The mayor's message to them: “What we are saying is we are here to help, OK? We are here to help. But the tent is not the answer. But we are here to help, either permanent supportive housing, OK, or at least to direct people to a better place if they don't want the supportive housing. The tent is no longer going to be allowed. But we are here to help.”
The anti-encampment ordinance and anti-panhandling ordinance are part of a larger strategy to reduce homelessness in Houston that does in fact include more initiatives intended to help the homeless find housing. Notably, Mayor Turner plans to add 215 shelter beds at a new Star of Hope facility on Reed Road and also construct temporary outdoor shelter facilities with bathrooms for people who don't want to go to the other indoor shelters. Turner wants to see 500 homeless people housed by September, though right now, the city is only housing homeless people who have been on the streets longer than one year.
The housing efforts through The Way Home Initiative — a network of more than 100 homelessness service providers — have been largely successful, with overall homelessness reduced by 57 percent in Houston since 2012.
But in the eyes of some advocates, the ordinances passed Wednesday are a step backward. Trisha Trigilio, staff attorney with the ACLU of Texas, told us last week that across the country, legal problems with anti-encampment ordinances arise when a city criminalizes the act of sleeping in makeshift encampments, but shelters are already overburdened or at capacity. She added that anti-panhandling ordinances can run into First Amendment issues, since asking for money is protected speech — but the city seems to have strategically avoided this problem by criminalizing not the act of begging, but the act of just standing on the side of the road on a sidewalk.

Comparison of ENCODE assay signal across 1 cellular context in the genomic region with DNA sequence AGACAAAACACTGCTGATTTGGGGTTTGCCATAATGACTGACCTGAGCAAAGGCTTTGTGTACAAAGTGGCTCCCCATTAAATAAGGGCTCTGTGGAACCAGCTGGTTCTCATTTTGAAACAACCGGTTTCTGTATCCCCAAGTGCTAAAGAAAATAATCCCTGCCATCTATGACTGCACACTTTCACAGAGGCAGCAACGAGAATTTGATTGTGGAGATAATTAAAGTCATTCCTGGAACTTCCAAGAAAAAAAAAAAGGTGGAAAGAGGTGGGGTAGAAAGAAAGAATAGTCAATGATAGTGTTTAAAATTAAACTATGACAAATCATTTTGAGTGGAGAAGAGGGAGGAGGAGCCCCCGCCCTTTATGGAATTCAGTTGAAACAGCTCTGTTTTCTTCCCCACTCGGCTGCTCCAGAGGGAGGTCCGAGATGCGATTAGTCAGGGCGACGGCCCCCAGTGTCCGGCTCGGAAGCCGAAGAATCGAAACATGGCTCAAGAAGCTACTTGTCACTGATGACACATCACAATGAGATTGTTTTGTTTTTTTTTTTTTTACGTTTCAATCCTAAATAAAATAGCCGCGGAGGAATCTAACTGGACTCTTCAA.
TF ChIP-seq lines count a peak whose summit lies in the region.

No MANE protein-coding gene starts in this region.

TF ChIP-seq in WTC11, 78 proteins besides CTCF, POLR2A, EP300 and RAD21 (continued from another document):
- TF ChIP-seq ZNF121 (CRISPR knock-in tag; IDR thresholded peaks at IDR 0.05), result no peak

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Trigilio applauded the mayor's efforts to provide more temporary shelter beds, as well as the provisions in the anti-encampment ordinance that require police officers to offer homeless people social services or medical help if needed before police are allowed to arrest them. But overall, she said, this may not bar the city from any potential legal problems with how the ordinance may ultimately be enforced.
“I see some effort in the way the ordinance is drafted that officers are taking the first step to get people services. It's a great gesture, but it's just not enough,” Trigilio said. “If there's not enough beds for people to sleep in, it's unconstitutional for them to be punished for it.”
Residents of the Museum District and business owners downtown, who see the homeless on a regular basis, praised the city for the ordinances. One man told council members, “I think in the end it will be better for the homeless. We do feel sorry for them, but when there are residents and businesses downtown, they're affected. People come to the city as tourists, and we have to spend our taxpayer money making our city look the way it does in order to attract more people. This is the best thing that has come [out of City Council] in a long time.”
The ordinance goes into effect in 30 days.